Dr Diarmid Campbell-Lendrum, head of the climate change and health programme at WHO Headquarters, highlighted how the pandemic recovery offers the opportunity to maintain positive changes and for further interventions that benefit both people and the environment, as well as the economy.
Dr Diarmid Campell-Lendrum, head of the climate change and health programme at World Health Organization Headquarters: “The good news is that… many of the things we need to do to protect the natural environment will also bring very large public health gains and in many cases are economically beneficial as well.”- Read the full interview
Dr Campbell-Lendrum pointed to European cities like Milan, London and Paris that have enacted measures which encourage more cycling and walking, initially to facilitate social distancing, and now have intentions to make some of these changes permanent. He also pointed to the WHO’s manifesto call for ending the use of US$400 billion (approximately €355 billion) of taxpayer money to subsidise fossil fuel industry each year, as a prescription to mitigate the economic damage of the pandemic and lessen the harmful effects of pollution on health and the environment. As with the climate crisis, the pandemic is exacerbating existing inequalities, with the loss of life and income disproportionately affecting those of a lower socioeconomic status, with underlying health conditions, without access to adequate health services and often from a minority background. European Commission President Ursula von der Leyen has acknowledged the urgency for a level playing field as part of an inclusive and sustainable recovery in the announcement of the EU’s budget instrument Next Generation EU.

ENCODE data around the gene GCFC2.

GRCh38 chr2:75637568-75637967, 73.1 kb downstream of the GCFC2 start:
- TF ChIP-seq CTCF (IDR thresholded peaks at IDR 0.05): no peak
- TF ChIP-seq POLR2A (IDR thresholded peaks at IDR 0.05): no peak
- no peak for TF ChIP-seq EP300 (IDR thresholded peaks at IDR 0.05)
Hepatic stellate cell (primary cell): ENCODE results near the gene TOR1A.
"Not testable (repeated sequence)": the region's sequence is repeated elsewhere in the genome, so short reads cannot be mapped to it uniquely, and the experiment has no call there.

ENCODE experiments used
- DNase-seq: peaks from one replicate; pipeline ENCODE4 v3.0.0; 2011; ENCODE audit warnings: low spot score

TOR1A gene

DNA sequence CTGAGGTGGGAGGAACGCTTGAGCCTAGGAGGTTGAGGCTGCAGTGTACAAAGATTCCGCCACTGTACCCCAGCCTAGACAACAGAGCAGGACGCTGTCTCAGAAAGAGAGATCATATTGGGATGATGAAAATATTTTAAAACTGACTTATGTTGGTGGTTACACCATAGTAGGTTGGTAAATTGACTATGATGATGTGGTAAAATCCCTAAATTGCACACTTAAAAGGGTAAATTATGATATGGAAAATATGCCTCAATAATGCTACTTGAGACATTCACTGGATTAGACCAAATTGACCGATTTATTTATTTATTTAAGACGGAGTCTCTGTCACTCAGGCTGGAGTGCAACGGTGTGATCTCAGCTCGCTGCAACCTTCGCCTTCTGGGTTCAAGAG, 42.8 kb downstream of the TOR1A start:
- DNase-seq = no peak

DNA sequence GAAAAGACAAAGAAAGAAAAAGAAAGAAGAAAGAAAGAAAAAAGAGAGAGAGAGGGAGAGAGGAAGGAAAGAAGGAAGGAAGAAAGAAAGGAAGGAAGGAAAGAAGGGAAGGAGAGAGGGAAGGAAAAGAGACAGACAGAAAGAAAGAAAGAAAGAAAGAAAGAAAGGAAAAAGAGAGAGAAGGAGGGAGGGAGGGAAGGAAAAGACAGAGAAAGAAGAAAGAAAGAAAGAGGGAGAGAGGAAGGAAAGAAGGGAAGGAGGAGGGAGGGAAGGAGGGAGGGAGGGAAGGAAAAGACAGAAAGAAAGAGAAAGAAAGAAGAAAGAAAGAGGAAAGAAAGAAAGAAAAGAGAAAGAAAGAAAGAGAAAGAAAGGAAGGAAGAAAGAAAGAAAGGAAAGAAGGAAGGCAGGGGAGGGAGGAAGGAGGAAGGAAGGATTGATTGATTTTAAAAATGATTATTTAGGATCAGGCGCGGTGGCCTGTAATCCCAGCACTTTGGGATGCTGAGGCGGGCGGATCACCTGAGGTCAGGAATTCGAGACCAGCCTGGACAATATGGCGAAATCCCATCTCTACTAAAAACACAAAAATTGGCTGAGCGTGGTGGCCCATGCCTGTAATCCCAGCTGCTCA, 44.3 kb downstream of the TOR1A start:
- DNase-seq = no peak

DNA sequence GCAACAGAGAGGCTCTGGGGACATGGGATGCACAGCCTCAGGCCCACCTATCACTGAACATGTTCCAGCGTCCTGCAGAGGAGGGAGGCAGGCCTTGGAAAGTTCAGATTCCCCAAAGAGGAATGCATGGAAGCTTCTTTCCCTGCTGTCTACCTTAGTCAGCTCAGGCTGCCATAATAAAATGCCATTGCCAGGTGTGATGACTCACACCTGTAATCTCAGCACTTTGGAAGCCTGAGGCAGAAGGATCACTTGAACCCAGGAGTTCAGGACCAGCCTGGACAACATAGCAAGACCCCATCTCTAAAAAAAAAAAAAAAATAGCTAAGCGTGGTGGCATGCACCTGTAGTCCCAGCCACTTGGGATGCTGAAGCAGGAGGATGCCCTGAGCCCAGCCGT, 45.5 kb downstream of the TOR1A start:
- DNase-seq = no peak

A new hope?
Although the United Nations’ COP26 climate conference, originally scheduled to take place in Glasgow in November 2020, has been postponed, Dr Campbell-Lendrum believes the delay could be made to work to the advantage of action on the climate crisis: “There is a real opportunity to link the investments on COVID-19 recovery seamlessly into the commitments that are made for the renewal of the Paris Agreement and COP26. We can concentrate on getting the COVID-19 recovery packages right in a way that doesn’t compromise our future”.
Dr Rosen and Professor Forster also remain hopeful about the possibilities that lie ahead post-pandemic: “We only need to make a relatively modest investment in a green recovery to make the Paris Agreement goals attainable. If we don’t make better choices now – for example, tapping in to the opportunities presented by the European Green Deal, not only to cut emissions but create a better society for all – then when will we?”
As the world takes its first steps on the road to recovery from COVID-19, it could bring with it a newfound determination for tackling the global threat of climate change as a global community, in a manner that is equitable and just for all.